Senate confirms Trump pick labeled 'not qualified' by American Bar Association

 
Senators voted 49-44 to approve Sarah Pitlyk's nomination to be a judge for the Eastern District of Missouri. The vote was party line except for GOP Sen. Susan CollinsSusan Margaret CollinsThe Hill's Morning Report - Sponsored by AdvaMed - A crucial week on impeachment Senate braces for brawl on Trump impeachment rules Here are the Senate Republicans who could vote to convict Trump MORE (Maine), who opposed the nomination. 
 
Pitlyk ran into controversy for her previous statements on, and advocacy against, abortion as well as in vitro fertilization and surrogacy.  
 
Democrats railed against her nomination this week ahead of her confirmation. But with Republicans holding a 53-seat majority in the Senate, a nominee can lose three GOP senators and still let Vice President Pence break a tie in their favor. 
 
"Ms. Pitlyk defended a state law banning abortion at six weeks. She opposed the Affordable Care Act's coverage for contraception. ... Ms. Pitlyk has also filed multiple legal briefs that contain misinformation," Sen. Dianne FeinsteinDianne Emiel FeinsteinHouston police chief excoriates McConnell, Cornyn and Cruz on gun violence Life after Yucca Mountain: The time has come to reset US nuclear waste policy Giffords, Demand Justice to pressure GOP senators to reject Trump judicial pick MORE (D-Calif.), the top Democrat on the Senate Judiciary Committee, said during a floor speech.
 
 
Pitlyk — who serves as the special counsel for the Thomas More Society, a conservative law firm — told the National Catholic Register that "surrogacy is harmful to mothers and children, so it’s a practice society should not be enforcing."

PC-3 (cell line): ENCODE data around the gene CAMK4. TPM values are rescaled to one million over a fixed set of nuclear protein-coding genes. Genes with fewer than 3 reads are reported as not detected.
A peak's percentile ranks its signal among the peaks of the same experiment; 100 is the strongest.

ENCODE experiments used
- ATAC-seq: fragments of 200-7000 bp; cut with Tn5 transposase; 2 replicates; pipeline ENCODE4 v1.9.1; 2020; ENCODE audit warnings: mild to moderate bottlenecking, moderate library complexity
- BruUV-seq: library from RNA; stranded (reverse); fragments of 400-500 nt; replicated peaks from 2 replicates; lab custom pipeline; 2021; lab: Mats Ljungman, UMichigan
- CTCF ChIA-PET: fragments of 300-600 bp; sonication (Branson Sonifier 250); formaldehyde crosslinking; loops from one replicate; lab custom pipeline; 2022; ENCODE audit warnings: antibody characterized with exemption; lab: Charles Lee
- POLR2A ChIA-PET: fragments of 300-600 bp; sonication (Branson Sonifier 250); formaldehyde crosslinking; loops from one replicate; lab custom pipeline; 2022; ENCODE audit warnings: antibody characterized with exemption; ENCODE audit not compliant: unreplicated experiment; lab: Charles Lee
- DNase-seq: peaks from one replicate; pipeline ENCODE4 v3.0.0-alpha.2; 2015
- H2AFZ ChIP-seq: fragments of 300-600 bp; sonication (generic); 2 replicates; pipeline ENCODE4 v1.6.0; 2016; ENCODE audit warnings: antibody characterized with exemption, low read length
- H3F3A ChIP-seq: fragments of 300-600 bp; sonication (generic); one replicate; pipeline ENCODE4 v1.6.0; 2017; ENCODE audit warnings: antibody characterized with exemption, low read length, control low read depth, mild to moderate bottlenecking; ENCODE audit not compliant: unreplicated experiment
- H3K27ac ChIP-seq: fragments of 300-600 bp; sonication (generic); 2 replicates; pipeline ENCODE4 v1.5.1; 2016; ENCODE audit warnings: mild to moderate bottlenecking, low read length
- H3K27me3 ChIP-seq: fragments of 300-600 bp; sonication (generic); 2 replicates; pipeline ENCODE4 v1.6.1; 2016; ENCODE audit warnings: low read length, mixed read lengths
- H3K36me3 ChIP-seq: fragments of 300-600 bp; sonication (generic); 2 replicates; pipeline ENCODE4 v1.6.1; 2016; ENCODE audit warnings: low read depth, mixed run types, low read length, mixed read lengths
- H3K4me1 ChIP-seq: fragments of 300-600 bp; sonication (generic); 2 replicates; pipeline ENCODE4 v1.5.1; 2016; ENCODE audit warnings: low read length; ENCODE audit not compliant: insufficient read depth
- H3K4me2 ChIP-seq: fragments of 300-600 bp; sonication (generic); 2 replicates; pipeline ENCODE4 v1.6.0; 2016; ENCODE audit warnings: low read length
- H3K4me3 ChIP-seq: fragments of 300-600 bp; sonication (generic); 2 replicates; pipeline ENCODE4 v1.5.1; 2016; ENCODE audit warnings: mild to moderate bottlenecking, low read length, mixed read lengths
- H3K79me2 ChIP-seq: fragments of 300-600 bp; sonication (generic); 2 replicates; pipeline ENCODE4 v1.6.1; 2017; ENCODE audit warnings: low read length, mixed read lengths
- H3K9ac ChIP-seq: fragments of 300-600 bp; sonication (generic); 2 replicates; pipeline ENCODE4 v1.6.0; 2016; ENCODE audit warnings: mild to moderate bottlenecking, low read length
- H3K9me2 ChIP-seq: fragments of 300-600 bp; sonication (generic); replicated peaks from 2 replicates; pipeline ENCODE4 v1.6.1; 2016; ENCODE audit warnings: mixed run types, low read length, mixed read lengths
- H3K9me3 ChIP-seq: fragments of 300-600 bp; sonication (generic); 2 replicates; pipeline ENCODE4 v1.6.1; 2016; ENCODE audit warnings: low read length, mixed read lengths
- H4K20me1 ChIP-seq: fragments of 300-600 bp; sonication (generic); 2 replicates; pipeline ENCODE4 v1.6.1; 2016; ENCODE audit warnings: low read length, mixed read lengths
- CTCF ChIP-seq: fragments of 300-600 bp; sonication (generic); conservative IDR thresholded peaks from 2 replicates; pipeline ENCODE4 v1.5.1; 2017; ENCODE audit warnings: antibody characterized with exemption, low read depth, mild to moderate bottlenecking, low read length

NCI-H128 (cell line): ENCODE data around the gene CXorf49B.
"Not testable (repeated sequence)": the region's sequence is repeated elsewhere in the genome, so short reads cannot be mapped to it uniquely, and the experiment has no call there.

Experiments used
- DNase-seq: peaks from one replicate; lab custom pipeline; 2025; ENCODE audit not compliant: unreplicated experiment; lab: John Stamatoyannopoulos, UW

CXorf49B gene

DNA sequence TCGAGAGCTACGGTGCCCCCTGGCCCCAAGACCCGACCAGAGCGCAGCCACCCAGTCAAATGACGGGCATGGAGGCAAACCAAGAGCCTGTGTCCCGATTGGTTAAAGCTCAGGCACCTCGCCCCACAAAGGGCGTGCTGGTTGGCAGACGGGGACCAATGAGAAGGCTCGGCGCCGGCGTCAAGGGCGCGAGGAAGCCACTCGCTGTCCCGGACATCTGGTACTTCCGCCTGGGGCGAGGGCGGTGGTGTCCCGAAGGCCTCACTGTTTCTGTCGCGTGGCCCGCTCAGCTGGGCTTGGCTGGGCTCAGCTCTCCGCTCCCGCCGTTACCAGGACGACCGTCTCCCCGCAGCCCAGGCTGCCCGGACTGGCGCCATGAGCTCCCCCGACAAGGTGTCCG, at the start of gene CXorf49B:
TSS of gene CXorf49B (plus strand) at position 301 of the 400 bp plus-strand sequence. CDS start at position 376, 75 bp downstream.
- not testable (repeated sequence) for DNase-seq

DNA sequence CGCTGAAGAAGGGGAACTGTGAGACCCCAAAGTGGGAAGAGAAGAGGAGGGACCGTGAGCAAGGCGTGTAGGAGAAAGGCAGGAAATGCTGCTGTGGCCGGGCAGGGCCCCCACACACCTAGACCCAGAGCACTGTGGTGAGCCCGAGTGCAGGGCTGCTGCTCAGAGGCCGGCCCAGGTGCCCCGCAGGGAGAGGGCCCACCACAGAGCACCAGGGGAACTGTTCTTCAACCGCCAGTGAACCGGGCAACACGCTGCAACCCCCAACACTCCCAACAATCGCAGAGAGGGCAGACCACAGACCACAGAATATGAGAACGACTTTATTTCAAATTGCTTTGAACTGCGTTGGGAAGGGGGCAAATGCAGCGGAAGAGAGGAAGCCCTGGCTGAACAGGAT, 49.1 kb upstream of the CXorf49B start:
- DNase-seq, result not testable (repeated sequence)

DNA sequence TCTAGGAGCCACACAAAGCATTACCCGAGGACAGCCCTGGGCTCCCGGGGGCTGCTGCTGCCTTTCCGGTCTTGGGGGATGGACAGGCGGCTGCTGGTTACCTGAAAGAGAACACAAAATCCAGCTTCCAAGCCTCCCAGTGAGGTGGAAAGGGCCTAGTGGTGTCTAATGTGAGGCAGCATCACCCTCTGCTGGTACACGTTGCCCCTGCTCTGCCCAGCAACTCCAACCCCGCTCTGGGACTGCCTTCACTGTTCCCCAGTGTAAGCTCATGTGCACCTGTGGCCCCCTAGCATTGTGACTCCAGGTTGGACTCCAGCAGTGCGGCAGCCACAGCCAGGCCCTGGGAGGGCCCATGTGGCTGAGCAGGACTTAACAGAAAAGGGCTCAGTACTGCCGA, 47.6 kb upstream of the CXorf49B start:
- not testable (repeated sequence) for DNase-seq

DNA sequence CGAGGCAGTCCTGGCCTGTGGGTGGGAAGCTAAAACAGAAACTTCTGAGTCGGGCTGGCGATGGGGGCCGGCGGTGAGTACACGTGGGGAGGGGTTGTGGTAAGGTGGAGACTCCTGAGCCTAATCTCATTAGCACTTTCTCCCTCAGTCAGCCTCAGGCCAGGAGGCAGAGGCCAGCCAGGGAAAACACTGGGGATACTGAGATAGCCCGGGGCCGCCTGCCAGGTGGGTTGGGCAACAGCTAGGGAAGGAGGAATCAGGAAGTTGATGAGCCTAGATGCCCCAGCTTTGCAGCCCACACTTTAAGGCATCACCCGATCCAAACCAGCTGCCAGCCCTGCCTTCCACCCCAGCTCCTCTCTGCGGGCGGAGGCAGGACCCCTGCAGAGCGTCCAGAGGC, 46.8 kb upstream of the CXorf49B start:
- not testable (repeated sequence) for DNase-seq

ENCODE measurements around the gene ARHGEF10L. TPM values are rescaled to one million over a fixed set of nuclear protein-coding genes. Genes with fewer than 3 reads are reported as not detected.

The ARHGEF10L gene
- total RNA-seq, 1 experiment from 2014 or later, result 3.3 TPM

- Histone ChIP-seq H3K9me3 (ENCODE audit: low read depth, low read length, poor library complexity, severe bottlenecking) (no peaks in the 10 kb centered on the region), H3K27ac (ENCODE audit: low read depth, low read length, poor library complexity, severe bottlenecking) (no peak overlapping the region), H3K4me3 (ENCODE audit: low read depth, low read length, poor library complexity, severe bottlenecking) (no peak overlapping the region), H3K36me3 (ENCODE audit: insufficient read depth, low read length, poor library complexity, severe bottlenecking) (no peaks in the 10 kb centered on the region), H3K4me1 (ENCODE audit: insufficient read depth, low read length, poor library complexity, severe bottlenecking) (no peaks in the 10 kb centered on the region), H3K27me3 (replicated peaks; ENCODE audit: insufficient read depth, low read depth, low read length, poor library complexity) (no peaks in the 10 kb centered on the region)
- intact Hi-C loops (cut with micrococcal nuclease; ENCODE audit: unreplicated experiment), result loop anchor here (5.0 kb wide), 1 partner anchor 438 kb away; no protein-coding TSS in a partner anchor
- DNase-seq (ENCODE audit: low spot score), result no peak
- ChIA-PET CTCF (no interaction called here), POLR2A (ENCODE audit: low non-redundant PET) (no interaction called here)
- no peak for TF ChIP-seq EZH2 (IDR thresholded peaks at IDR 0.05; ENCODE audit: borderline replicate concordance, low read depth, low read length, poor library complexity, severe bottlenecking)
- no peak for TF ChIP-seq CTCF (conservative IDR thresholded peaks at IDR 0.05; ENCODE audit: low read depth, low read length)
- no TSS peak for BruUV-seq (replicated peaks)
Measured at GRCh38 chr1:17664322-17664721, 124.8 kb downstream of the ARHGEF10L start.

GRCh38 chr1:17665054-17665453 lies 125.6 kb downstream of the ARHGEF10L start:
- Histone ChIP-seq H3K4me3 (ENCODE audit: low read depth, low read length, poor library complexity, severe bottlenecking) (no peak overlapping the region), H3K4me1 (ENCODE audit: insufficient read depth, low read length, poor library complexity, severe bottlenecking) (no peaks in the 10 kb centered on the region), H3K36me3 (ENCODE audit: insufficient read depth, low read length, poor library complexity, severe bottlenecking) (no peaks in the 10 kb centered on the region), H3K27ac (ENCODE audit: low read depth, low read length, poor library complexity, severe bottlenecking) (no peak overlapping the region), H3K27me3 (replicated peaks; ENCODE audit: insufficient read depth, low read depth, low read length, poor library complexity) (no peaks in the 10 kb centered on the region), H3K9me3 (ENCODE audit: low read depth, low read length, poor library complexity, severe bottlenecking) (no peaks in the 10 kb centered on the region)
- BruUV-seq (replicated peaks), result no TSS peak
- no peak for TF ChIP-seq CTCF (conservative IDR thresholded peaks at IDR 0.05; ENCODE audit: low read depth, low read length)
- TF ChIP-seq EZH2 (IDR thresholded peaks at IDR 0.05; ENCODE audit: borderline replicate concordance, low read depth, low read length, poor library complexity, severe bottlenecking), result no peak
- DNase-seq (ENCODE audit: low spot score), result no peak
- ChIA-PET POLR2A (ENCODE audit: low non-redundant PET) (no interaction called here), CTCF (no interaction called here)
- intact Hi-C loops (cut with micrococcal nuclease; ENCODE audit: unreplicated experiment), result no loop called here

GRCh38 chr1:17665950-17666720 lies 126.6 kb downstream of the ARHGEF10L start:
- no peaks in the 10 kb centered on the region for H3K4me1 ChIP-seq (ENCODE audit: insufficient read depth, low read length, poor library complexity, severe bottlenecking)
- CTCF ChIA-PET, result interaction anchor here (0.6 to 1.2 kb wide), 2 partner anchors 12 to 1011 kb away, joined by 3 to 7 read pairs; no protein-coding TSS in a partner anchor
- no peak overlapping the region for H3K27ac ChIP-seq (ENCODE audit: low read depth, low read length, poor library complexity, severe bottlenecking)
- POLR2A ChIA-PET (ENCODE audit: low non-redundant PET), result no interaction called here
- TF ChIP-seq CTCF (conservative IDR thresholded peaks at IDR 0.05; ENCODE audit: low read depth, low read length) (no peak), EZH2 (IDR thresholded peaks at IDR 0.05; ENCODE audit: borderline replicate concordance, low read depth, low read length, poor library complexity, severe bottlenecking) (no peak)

She also defended Iowa's six-week abortion ban, which was subsequently struck down by a state court. 
 
Sen. Josh HawleyJoshua (Josh) David HawleyTikTok chief cancels Capitol Hill meetings, inflaming tensions Lawsuits pose new challenge for TikTok Tech finds surprise ally in Trump amid high-stakes tax fight MORE (R-Mo.), who is a member of the Judiciary Committee, praised Pitlyk on Wednesday, saying she would be a "a principled and fair judge for decades to come."

"Sarah’s strong legal experience, sharp intellect, and commitment to the rule of law make her an outstanding choice for the Eastern District. I was proud to recommend her to President Trump," he added in a statement.
 
Pitlyk also defended her advocacy work during her hearing before the Judiciary Committee, saying that she was part of a "long line of other people who have sat at this table who have had history in advocacy or in an issue-related advocacy or in politics and who have become very distinguished jurists."
 
But Collins, in a statement explaining her decision to oppose Pitlyk, questioned if Trump's pick would be able to separate her personal views from the rulings she will make as a judge. 
 
"My concern is not based on Ms. Pitlyk’s personal views on abortion or various medical decisions, which she has every right to hold. I do question, however, given her pattern of strident advocacy, whether she could put aside her personal views on these matters," Collins added.
 
Pitlyk was rated "not qualified" by the American Bar Association, according to a memo sent to Judiciary Committee leadership. The outside group's standing committee said it "believes that Ms. Pitlyk does not have the requisite trial or litigation experience or its equivalent." 
 
Collins also pointed to Pitlyk's lack of experience and concerns that the nominee would not be able to set aside her personal views on abortion as reasons she was opposing the nomination. 

"After a careful review of the Judiciary Committee proceedings and Ms. Pitlyk’s legal practice, I have concluded that she does not have sufficient experience to receive a federal district court appointment," Collins said.